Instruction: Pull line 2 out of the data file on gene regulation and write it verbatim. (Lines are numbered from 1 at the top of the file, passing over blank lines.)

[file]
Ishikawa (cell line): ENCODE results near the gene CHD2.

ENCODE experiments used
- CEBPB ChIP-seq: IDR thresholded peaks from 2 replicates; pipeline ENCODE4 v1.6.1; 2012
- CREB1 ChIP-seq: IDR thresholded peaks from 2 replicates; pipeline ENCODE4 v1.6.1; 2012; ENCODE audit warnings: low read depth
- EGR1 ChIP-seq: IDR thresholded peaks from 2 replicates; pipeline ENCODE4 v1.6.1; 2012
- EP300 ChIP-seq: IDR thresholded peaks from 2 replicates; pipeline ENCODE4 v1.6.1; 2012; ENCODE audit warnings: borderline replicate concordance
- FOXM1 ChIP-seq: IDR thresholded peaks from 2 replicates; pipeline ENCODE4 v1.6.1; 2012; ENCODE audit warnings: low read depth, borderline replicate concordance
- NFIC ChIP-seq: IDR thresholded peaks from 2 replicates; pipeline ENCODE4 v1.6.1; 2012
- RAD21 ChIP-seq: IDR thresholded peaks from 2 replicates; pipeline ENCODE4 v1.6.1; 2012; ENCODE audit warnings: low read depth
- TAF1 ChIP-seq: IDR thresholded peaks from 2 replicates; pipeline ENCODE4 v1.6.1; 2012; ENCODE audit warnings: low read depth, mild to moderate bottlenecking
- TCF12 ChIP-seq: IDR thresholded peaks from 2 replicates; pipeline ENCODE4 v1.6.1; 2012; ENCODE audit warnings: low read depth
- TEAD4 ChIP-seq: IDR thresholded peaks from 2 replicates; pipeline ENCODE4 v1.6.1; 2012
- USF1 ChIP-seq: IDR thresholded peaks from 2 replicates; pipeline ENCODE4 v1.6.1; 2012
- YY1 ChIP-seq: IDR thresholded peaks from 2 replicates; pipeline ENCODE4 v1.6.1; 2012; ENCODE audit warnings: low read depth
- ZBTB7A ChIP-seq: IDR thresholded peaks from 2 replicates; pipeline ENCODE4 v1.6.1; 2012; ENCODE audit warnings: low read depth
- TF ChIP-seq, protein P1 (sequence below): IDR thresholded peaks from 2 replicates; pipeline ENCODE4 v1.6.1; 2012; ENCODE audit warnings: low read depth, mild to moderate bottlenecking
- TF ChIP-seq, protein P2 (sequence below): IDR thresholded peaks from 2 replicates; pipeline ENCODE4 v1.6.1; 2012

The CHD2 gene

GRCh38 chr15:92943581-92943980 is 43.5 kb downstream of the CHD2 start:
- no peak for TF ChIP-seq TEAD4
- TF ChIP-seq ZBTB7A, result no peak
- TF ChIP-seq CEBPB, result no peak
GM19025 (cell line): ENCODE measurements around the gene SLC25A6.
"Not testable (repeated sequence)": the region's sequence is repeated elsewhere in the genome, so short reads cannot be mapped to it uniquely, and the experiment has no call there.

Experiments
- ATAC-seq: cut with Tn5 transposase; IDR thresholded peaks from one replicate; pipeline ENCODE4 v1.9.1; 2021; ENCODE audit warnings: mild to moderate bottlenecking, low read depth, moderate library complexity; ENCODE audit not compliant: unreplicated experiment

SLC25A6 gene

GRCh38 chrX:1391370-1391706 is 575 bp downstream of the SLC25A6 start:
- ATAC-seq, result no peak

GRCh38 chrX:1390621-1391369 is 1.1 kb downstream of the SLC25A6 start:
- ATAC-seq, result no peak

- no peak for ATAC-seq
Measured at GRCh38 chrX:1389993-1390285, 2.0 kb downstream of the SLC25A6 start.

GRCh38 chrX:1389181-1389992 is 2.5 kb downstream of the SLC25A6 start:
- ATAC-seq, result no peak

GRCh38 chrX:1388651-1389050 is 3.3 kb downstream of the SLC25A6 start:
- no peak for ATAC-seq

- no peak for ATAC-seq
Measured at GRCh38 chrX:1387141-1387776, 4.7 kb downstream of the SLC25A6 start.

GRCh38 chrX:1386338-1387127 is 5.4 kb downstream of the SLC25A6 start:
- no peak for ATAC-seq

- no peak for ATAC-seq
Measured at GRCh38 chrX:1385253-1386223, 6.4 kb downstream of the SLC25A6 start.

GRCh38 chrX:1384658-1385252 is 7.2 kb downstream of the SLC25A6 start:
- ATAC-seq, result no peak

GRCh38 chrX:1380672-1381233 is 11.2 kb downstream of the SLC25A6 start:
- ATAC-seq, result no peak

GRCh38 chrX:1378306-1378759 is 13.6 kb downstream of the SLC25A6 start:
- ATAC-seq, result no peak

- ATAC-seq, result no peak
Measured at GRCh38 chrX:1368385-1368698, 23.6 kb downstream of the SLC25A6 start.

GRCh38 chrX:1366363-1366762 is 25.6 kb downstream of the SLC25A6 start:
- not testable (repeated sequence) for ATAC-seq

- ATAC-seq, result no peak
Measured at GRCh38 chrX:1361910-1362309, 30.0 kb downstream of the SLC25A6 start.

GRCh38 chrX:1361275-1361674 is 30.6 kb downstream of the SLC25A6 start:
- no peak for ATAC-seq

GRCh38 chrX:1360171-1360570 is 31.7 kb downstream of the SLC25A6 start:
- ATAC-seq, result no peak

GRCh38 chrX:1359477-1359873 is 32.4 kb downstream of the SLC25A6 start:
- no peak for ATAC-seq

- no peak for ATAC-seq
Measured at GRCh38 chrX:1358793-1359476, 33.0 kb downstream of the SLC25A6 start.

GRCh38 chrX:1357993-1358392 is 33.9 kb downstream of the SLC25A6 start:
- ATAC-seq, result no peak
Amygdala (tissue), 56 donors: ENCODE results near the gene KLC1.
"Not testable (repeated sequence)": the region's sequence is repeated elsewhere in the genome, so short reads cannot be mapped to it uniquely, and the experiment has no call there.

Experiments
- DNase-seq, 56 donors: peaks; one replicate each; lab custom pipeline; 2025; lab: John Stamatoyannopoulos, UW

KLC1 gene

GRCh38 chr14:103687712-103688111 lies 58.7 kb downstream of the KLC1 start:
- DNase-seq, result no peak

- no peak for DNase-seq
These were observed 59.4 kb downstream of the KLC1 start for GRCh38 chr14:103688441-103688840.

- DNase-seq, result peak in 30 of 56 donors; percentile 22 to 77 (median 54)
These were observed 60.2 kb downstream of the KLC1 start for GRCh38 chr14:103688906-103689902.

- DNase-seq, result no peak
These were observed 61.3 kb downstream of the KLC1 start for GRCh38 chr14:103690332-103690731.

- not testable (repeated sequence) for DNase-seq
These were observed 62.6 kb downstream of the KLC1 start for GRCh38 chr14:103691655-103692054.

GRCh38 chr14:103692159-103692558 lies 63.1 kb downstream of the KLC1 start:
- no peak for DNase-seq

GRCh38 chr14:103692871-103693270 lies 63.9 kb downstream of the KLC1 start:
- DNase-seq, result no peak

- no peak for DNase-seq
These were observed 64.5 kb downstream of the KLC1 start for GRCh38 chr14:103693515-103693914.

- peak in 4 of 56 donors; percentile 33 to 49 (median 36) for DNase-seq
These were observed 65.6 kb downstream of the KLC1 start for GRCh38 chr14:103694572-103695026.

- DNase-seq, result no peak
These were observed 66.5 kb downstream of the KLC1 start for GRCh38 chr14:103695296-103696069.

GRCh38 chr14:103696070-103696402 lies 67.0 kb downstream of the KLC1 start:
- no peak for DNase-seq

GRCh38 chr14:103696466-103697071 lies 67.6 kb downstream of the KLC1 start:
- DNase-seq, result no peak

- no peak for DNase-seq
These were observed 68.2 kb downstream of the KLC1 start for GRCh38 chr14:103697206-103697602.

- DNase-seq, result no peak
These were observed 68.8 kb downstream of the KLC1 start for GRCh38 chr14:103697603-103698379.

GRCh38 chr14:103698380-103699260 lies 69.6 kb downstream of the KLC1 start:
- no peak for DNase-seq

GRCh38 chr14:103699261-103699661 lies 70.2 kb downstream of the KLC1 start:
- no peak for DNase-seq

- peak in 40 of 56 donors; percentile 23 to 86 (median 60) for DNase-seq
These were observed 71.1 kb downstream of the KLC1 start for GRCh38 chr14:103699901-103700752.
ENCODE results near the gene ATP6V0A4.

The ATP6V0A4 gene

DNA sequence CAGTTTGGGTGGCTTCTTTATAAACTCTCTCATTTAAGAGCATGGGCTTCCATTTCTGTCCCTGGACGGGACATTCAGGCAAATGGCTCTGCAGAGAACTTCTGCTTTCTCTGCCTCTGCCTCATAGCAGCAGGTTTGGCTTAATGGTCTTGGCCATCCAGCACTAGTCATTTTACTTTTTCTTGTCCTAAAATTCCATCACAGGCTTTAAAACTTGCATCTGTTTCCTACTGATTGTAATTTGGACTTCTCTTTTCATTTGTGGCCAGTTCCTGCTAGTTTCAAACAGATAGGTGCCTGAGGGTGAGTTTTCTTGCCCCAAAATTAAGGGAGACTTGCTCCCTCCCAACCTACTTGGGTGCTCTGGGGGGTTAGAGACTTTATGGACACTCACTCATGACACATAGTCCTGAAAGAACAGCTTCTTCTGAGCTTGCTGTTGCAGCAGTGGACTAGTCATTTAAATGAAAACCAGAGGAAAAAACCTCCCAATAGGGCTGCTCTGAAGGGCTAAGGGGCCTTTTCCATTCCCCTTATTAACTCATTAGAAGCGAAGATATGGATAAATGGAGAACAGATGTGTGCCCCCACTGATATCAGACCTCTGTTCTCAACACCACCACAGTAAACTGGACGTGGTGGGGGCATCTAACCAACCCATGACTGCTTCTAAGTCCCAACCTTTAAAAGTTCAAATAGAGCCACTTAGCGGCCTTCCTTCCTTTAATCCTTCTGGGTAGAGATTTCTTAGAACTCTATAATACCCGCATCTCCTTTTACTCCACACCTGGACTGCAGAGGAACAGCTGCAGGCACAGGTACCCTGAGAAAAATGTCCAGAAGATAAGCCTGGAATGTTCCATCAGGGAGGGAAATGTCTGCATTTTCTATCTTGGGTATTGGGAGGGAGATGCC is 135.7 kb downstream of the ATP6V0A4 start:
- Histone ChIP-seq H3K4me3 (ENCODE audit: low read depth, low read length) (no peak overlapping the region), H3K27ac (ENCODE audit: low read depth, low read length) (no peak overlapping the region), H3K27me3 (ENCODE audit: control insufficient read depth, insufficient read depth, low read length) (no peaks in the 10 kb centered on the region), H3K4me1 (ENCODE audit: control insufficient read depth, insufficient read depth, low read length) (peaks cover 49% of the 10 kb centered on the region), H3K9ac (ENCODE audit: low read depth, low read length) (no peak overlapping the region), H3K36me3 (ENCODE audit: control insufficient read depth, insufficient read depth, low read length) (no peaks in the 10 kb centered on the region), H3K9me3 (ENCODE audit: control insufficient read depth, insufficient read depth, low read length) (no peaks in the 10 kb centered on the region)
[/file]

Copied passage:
ENCODE experiments used